Gone Vegan

Lindsay Hutton discovers the politics and pragmatics behind a meat and dairy-free diet.

These days, even the most unapologetic omnivore isn't averse to the occasional veggie burger or sans viande entrée. Maybe they came across an article in their local paper about how cutting back on animal products treads a little easier on our fatigued environment; maybe they’re trying to ease out of a health-related hotspot. Whatever your opinion on tofu and its adherents, fact is more and more families are lightening their load on meat and dairy, and the food industry is scrambling to fall in line. 

The Toronto Vegetarian Association is a little ahead of the curve. This paste weekend (September 10-12), they hosted their 26th Annual Vegetarian Food Fair at Toronto’s Harbourfront Centre. Featuring the top drawer of vegan and vegetarian writers, thinkers and chefs — from vegan triathlete Brendan Brazier to bestselling cookbook author Terry Hope Romero — the fair’s program always offers the best in vegetarian cooking demonstrations, talks and exhibits.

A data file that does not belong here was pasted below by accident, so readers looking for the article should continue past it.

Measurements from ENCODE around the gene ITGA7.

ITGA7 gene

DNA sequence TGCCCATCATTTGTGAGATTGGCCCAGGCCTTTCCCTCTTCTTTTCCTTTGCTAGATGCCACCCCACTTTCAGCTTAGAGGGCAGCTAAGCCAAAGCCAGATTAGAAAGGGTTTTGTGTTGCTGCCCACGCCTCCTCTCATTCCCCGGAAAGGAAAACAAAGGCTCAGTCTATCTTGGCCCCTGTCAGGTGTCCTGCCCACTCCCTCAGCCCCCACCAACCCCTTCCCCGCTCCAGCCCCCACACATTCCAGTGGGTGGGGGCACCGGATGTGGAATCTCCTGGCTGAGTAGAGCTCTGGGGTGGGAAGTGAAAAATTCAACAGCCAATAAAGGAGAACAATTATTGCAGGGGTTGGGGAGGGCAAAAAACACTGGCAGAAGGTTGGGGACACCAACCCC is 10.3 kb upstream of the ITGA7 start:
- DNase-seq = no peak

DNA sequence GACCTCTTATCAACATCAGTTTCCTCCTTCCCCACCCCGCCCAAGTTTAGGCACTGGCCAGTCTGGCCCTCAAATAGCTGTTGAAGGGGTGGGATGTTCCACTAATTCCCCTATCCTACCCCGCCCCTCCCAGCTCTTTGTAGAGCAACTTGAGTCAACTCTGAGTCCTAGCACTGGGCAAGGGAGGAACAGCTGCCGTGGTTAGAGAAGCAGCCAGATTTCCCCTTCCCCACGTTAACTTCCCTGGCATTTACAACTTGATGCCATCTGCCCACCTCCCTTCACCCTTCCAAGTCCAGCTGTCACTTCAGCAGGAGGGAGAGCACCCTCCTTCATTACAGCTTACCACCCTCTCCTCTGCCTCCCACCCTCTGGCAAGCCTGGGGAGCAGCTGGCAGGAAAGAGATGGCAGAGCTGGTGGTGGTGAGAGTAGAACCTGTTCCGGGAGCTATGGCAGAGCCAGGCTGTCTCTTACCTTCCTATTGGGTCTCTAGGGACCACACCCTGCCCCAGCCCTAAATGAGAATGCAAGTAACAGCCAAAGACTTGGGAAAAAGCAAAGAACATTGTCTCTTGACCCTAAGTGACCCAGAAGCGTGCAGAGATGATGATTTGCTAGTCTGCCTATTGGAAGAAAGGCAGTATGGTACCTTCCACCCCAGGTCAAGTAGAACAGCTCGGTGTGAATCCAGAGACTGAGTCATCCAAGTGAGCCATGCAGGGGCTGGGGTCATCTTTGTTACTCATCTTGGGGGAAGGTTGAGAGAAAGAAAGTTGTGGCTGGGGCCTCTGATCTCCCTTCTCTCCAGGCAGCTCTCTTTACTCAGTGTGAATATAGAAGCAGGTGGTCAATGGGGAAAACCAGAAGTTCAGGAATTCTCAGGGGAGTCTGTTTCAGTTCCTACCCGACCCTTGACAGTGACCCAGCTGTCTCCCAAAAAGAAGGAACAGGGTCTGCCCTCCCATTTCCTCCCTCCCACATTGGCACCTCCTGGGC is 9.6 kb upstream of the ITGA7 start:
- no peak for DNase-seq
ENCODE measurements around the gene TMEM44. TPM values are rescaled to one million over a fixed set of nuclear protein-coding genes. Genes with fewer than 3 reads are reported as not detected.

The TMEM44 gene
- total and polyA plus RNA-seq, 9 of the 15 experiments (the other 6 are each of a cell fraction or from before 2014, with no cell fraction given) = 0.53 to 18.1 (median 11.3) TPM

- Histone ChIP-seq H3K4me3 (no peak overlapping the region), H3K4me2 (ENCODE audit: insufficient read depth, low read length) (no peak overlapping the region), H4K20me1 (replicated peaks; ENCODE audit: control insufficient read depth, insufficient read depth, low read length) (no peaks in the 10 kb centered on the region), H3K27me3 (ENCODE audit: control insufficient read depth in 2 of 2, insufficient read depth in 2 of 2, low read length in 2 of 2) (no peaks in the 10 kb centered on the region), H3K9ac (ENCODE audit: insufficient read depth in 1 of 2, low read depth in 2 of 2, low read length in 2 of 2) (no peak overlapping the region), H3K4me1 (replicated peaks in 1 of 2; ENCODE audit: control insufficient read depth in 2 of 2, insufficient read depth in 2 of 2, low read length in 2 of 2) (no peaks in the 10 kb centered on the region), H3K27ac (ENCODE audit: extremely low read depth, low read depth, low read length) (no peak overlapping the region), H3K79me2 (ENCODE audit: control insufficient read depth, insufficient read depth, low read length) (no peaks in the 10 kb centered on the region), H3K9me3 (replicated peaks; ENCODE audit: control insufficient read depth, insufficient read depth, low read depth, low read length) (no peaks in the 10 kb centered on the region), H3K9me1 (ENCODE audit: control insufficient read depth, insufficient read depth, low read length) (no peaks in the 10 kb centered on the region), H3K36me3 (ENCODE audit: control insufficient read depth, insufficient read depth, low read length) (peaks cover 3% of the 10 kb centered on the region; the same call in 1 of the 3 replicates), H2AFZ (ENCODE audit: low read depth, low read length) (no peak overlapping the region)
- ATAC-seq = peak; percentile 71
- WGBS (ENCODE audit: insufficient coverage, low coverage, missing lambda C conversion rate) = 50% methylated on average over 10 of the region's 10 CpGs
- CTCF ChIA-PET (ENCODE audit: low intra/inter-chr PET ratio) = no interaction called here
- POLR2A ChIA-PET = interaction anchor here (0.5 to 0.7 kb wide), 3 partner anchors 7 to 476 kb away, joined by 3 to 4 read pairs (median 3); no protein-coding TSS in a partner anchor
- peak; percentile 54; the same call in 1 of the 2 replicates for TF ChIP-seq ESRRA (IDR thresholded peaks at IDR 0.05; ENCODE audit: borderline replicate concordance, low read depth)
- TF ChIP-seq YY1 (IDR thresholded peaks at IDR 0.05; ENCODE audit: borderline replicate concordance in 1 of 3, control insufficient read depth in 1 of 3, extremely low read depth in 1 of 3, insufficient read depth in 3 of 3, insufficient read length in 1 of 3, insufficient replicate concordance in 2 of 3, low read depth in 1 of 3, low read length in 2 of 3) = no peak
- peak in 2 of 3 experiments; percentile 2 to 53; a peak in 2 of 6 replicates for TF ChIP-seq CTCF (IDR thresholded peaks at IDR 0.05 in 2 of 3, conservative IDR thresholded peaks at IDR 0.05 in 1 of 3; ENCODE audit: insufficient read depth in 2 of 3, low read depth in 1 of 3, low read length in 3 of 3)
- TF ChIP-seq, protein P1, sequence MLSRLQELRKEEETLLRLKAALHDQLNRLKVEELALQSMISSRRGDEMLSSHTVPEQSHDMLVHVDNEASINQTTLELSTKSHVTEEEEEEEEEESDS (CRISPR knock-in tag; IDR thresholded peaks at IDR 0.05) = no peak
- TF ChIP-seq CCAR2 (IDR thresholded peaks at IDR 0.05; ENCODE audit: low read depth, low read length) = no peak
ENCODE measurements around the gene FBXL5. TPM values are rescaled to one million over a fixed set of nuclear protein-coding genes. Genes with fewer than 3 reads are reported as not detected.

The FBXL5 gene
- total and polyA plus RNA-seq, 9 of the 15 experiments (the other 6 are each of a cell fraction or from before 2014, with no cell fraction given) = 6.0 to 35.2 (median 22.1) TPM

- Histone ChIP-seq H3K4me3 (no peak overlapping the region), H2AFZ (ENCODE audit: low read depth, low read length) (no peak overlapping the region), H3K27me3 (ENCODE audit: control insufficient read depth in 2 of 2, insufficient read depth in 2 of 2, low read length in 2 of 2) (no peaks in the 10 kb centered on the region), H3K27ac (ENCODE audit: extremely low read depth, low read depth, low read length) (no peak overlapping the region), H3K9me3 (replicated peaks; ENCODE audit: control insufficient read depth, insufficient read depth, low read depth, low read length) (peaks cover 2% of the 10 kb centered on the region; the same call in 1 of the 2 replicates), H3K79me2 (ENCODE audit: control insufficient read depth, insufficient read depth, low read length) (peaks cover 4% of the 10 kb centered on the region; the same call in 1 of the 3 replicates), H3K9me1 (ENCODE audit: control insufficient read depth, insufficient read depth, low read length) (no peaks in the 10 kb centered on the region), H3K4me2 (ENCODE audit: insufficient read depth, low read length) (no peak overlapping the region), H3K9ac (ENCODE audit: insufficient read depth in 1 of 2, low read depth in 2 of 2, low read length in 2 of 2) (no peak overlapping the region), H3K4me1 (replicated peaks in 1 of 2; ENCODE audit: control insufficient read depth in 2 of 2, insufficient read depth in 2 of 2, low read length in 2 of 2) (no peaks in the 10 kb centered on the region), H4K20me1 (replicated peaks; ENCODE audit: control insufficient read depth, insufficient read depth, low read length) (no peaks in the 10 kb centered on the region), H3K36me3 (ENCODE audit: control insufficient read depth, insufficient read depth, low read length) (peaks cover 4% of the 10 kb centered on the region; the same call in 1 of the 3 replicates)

Some highlights included a vegan “Iron Chef” competition between haute-veggie chefs Douglas McNish and Howard Dubrovsky on Sunday afternoon; a cooking demonstration by chef jae steele, author of the critically vaunted cookbook, Get It Ripe; as well a presentation by Carol J. Adams, an influential vegetarian educator, author and activist. 

Each year the focus on the Vegetarian Food Fair is on the love of food, so those who don’t know their Tofurkey from their SoSoya can rest easy. “Even though I am not a vegetarian, I am a conscious eater,” says Lynn Bebee, a Hamilton-based designer who has attended the fair for the past several years. “I try to think about where the food I put in my mouth comes from."

For all the Food Fair highlights, look here. We hope you'll be motivated to check it out next year!